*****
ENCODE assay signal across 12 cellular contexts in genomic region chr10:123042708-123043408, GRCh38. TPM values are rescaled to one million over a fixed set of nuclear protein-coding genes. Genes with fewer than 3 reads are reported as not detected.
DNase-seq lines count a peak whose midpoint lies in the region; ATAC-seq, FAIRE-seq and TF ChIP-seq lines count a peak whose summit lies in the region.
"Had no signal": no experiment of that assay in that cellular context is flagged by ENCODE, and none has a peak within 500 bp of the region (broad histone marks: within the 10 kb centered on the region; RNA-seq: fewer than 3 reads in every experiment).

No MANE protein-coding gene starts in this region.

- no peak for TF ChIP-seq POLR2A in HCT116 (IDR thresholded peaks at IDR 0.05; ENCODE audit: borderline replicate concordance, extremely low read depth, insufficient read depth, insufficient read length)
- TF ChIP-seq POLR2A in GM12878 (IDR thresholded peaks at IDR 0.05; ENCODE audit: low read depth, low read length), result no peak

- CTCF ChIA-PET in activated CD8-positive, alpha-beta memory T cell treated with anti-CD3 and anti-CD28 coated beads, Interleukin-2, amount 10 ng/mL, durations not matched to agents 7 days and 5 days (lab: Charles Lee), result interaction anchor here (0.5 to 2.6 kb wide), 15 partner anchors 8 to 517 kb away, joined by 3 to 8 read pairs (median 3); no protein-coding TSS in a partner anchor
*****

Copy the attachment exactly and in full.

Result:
ENCODE assay signal across 12 cellular contexts in genomic region chr10:123042708-123043408, GRCh38. TPM values are rescaled to one million over a fixed set of nuclear protein-coding genes. Genes with fewer than 3 reads are reported as not detected.
DNase-seq lines count a peak whose midpoint lies in the region; ATAC-seq, FAIRE-seq and TF ChIP-seq lines count a peak whose summit lies in the region.
"Had no signal": no experiment of that assay in that cellular context is flagged by ENCODE, and none has a peak within 500 bp of the region (broad histone marks: within the 10 kb centered on the region; RNA-seq: fewer than 3 reads in every experiment).

No MANE protein-coding gene starts in this region.

- no peak for TF ChIP-seq POLR2A in HCT116 (IDR thresholded peaks at IDR 0.05; ENCODE audit: borderline replicate concordance, extremely low read depth, insufficient read depth, insufficient read length)
- TF ChIP-seq POLR2A in GM12878 (IDR thresholded peaks at IDR 0.05; ENCODE audit: low read depth, low read length), result no peak

- CTCF ChIA-PET in activated CD8-positive, alpha-beta memory T cell treated with anti-CD3 and anti-CD28 coated beads, Interleukin-2, amount 10 ng/mL, durations not matched to agents 7 days and 5 days (lab: Charles Lee), result interaction anchor here (0.5 to 2.6 kb wide), 15 partner anchors 8 to 517 kb away, joined by 3 to 8 read pairs (median 3); no protein-coding TSS in a partner anchor